Home » Featured » The Square Circle Skirt (20-ish minutes to make)

The Square Circle Skirt (20-ish minutes to make)


Sometimes I buy too much fabric.  I admit it.  Just don’t you dare email my husband and tell him that I’ve admitted it. ;)  If he ever notices that I have purchased new fabric and he happens to ask what it’s for……..I just mumble and laugh myself through some crazy explanation like, “oh, it’s for this one thing that I’m going to make next week to try out a new technique and I really needed this particular fabric to test it out, and, yeah……..isn’t it great?!?!”  Then he laughs.  And tells me that he knows I bought it simply because I liked it.  Okay, fine, you’re right.


So, lately, I have really been trying to just use what I have.  And a while ago, when I saw someone walking around the store (or maybe it was at the park?? or a restaurant??) with an uneven skirt hem-line, I realized it was a square piece of fabric.  But it was cut like a “circle skirt”, which makes it twirly and full-ish.  But the square cut made it fall uneven at the ends.  So I wanted to test it out, you know, just for fun.  (Because we all know Elli has enough skirts so I didn’t really need to make her one.)  This little project was more for me to experiment a little bit.



And experiment I did.  Plus, I’m pretty sure I’ve never made a faster skirt in my whole life.  Do I say that a lot?  Well, this time I mean it.  This one is speedy fast!  And don’t be shy, this skirt would be just as cute in your own size!!


But half the trick of making it quickly, is that I used knit.  And yep, I snatched it from my fabric shelf.  (I found this knit at Wal-mart, oh, maybe a year ago.  I bought some in green and blue and pink.  Because I love having knit fabric on hand.  And Wal-Mart’s knit prices [if they carry it] is cheapy-cheap.)



To me, it kinda looks like a ballet dancing skirt.  One that you’d slip on over a leotard.  Anyone agree?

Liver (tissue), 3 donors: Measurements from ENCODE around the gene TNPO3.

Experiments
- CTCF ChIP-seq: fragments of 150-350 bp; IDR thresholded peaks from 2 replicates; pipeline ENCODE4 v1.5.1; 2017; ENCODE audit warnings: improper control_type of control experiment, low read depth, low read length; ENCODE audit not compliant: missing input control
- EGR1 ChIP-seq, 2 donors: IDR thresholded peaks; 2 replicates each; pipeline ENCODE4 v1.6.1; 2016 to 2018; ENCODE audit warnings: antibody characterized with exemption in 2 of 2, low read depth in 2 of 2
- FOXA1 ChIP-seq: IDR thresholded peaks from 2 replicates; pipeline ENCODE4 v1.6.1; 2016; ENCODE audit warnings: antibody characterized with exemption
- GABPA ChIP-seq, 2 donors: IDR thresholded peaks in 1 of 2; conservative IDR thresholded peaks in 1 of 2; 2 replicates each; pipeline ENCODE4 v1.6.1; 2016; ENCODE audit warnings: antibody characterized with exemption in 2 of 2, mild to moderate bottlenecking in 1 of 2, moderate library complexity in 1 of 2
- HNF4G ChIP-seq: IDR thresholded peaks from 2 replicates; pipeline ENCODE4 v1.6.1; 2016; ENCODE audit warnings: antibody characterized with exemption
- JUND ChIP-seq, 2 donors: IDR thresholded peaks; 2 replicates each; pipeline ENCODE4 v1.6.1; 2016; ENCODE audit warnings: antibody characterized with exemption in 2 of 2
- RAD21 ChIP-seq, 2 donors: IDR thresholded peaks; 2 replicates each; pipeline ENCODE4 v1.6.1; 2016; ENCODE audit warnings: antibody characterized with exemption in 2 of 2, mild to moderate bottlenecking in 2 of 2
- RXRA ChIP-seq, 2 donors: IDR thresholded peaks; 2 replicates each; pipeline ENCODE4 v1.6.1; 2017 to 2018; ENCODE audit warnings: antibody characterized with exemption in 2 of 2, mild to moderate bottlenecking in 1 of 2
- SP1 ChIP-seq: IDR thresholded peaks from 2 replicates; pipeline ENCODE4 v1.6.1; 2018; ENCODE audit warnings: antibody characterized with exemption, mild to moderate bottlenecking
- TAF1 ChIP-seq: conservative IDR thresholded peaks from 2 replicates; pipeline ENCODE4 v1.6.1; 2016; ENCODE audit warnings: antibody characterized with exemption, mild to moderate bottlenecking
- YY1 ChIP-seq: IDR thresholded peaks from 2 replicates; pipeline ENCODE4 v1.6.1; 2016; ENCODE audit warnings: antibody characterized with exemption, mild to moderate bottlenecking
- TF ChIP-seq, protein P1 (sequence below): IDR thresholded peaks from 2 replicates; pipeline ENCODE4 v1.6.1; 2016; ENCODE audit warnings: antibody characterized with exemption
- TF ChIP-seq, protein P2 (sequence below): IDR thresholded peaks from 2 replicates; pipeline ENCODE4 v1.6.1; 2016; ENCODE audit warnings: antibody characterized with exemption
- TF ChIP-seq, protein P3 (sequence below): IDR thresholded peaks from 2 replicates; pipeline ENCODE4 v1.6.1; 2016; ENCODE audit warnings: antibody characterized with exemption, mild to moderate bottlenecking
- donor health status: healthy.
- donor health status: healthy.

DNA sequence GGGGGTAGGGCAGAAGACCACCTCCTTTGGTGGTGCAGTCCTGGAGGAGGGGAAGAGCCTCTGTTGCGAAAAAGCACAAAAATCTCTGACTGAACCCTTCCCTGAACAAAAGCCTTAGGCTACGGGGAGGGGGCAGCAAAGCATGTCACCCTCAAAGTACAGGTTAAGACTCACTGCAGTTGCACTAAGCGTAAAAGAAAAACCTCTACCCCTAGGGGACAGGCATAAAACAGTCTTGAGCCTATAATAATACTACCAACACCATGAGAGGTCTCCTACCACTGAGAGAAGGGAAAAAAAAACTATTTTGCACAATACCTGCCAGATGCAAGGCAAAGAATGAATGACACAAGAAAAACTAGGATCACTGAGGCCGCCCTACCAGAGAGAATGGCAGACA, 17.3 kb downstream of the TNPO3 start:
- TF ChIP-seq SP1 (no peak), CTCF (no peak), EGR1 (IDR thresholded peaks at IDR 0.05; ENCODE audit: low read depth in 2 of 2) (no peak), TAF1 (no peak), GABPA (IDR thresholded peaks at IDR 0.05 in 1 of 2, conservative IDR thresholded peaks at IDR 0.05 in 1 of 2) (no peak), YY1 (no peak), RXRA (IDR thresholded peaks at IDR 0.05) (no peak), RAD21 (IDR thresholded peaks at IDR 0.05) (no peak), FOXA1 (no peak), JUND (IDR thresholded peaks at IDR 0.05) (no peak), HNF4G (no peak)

And because of the “circle-cut” method, it’s the twirliest type of skirt you can make.  But the square corners give it some pointy ends……making it look kind of drapey.  (But keep in mind, you can ditch the pointy edges and just made a regular ol’ circle skirt.  You would just cut out a circle rather than a square.  More on that below.)




Okay, experiment over.  I’ve got it all figured out. ;)

But remember, if you don’t care for the uneven edge, ditch it.  And keep it circular.  It’ll still be one simple row of stitches to make this skirt, if you use knit fabric.

**Since I used knit fabric, the only sewing I had to do was to attach the skirt to the waistband.  That’s it!!  And even if you’re not super comfortable with knit, this is a forgivable project.  However, you can make this skirt with regular woven cotton but then you will have to hem the edges.  And it won’t hang as nicely.  But it’s up to you. :)



Wanna give this skirt a try?


First of all, making a circle skirt is how they used to make poodle skirts.  The idea is that you cut out a huge circle and then cut out a hole for the middle where your waist will go.  Then, you add a waistband of some kind.  The idea is, that when you put it on and let the skirt hang at your waist from that center waist circle, it ripples and drapes really nicely, creating a fuller skirt, without having to ever gather any fabric.  (However, if you want to add even more fullness and give it more gathers, you can make the center circle bigger [and make the outer circle bigger too] and then gather it in to the correct waist size.)


So that’s what we’re going to do……except instead of a big circle, we’re going to make one out of an even square.  And in order to get a nice circle in the center, you can either cut out a paper circle and trace around that, or find a bowl that is the perfect size for you.  And instead of finding a circle that was exactly the size of my little Elli’s waist, I decided to go bigger and add in a little more ruffle to the skirt.  Not a ton, just a bit.  So I found a bowl that was about 1.5 times the size of Elli’s waist.  Her waist measures about 21 inches……and I found a bowl that was 30 inches around (circumference).  So just about 1.5 times as big.